Friday 22 September 2017

Last Rites for the Four-Year Rule?

Anyone who has ever contested a rent overcharge complaint with the DHCR, is painfully aware of the considerable battle that it is. The heart of every rent overcharge complaint always boils down to the infamous “Four-Year Rule”.

Until recently, a building owner or purchaser was relatively safe in defending against a tenant’s rent overcharge allegation if they were able to provide a rent history establishing that the rent charged in the last four years was increased legally. The DHCR was pretty rigid with regard to the four-year statute of limitations, and would not go beyond the four years (the base-date) to determine the legal regulated rent in processing a rent overcharge complaint. However, several recent court decisions have now put that rule in jeopardy.

In Grimm v. DHCR (2009), the NYC Court of Appeals ruled that where an overcharge complaint alleges fraud, the DHCR has an obligation to ascertain whether the rent on the base date is lawful, even where it involves an examination of the rental history earlier than four years from the complaint’s filing.

Unfortunately, the courts did not define fraud, opening up a Pandora’s Box and leaving an owner or potential purchaser completely vulnerable to the unknown. To illustrate the possible ramifications, consider the following scenarios that may arise out of this decision:

•    Many owners have already destroyed all documents more than four years old, based on the four-year rule. If a tenant now files a rent overcharge complaint claiming fraud going back 10-15 years, owners will be unable to reconstruct that rent history.

•    Until now, a prospective purchaser looking to buy a building would need only to review the rent history for the past four years as part of their due diligence. If everything was in order, they could safely assume that the rent roll was legal. Now, the four-year rent analysis will not be adequate.

•    A tenant decides, out of curiosity, to obtain a rent history from DHCR and notices a rent increase in 1989 that was higher than the guidelines would allow. The tenant files a complaint with the DHCR claiming that the owner had committed fraud in 1989, making their current rent an overcharge. It is virtually impossible to defend against such an allegation, and the DHCR is compelled to assess an overcharge, with treble damages, based on the Grimm decision.

•    DHCR issued a rent overcharge order to a prior tenant in 1995. Based on the current four-year rule, a prospective purchaser would not need to concern themselves with that order. Now, however, a tenant may claim fraud because DHCR set the legal rent in 1995, and the owner would need to calculate the legal regulated rent from 1995 forward, rather than limiting the review to the past four years.

To exacerbate the problem, there are now tenant attorneys that are sending mass-mailings to tenants offering to help tenants fight their landlord. One tenant blog encourages tenants to fight their landlords advising them “How to Protect Yourself against a Ruthless, Greedy Landlord” and warning tenants that, “there’s never been a time when your tenancy rights have been more dangerously threatened with extinction.” If only that were true!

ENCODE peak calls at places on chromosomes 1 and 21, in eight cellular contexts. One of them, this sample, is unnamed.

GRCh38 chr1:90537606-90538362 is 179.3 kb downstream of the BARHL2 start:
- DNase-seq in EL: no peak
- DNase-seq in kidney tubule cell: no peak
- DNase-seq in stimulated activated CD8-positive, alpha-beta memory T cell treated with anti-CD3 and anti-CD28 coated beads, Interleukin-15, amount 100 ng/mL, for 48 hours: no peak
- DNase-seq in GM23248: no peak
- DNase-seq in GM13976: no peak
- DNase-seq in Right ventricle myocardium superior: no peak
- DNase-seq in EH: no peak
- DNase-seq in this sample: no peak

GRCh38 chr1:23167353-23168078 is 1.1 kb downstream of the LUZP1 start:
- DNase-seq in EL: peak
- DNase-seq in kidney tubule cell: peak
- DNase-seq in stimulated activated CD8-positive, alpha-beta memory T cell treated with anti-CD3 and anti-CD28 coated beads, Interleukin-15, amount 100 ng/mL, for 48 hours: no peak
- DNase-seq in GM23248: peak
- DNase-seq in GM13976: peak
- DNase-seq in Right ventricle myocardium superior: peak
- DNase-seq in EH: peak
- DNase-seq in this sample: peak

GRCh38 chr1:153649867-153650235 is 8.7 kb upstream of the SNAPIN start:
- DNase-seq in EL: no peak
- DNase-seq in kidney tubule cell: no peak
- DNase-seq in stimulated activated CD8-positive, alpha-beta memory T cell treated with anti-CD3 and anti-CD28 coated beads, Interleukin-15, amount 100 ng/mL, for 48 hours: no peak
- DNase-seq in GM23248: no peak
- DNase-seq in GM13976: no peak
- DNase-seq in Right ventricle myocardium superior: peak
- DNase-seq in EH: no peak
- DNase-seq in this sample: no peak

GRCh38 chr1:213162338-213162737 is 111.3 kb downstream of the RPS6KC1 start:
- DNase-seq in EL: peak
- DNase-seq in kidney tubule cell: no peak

The facts are that the Rent Regulation Laws are set to expire this year. Assembly Democrats have a powerful lever at their disposal to get a better deal for tenants this time around. Even Republicans want to keep the rent laws intact, so as to be able to benefit from such programs as the 421a tax abatements, which spur new apartment building development.

Before leaving office, former Governor David Paterson introduced legislation to amend the Rent Laws. This legislation would include increasing the High Rent Vacancy/High Income threshold from the current $2,000 to $3,000. The governor did not say how that would affect apartments that are already deregulated, but whose monthly rent is less than $3,000.

Another detail of the legislation would be to change the way MCI increases are implemented. Currently, an MCI increase is permanently added to the rent. The legislation seeks to limit the increase to the time it takes for the landlord’s costs to be reimbursed. After that, the MCI increase would be removed from the rent, and the legal rent would decrease.

All in all, rent regulations are not going away anytime soon. Even though Governor Paterson is no longer in office, let’s not forget that it is our current Governor’s father who created the DHCR.
So what’s an owner/prospective purchaser to do?

Although the courts have not yet clarified what would constitute fraud, they have stated that if a tenant does not claim fraud, an owner cannot be required to produce records going back more than four years from the filing of a complaint. A tenant must provide a “compelling reason” to allege fraud. Thus, the tenant simply writing that they think that the current rent was calculated by fraud would not necessarily trigger a fraud investigation. However, there is no clear standard or definition as to what would trigger the DHCR’s obligation to investigate the fraud claim.

Taking everything into account, there is not much that a current owner could – or should – do at this point. If an owner receives a rent overcharge complaint wherein a tenant alleges fraud, an owner would be best advised to contact a competent attorney or consultant proficient in rent stabilization law.

A prospective purchaser would need to be more diligent in reviewing a building’s rent history before purchasing a building. Purchasers need to remember that they are buying a rent roll, not just a structure. Before signing on the dotted line, always make sure your rent roll is legal.

Joseph Lamet is a consultant specializing in Rent Stabilization Law.  He can be reached at (718) 854-1096, or at joelamet@gmail.com.

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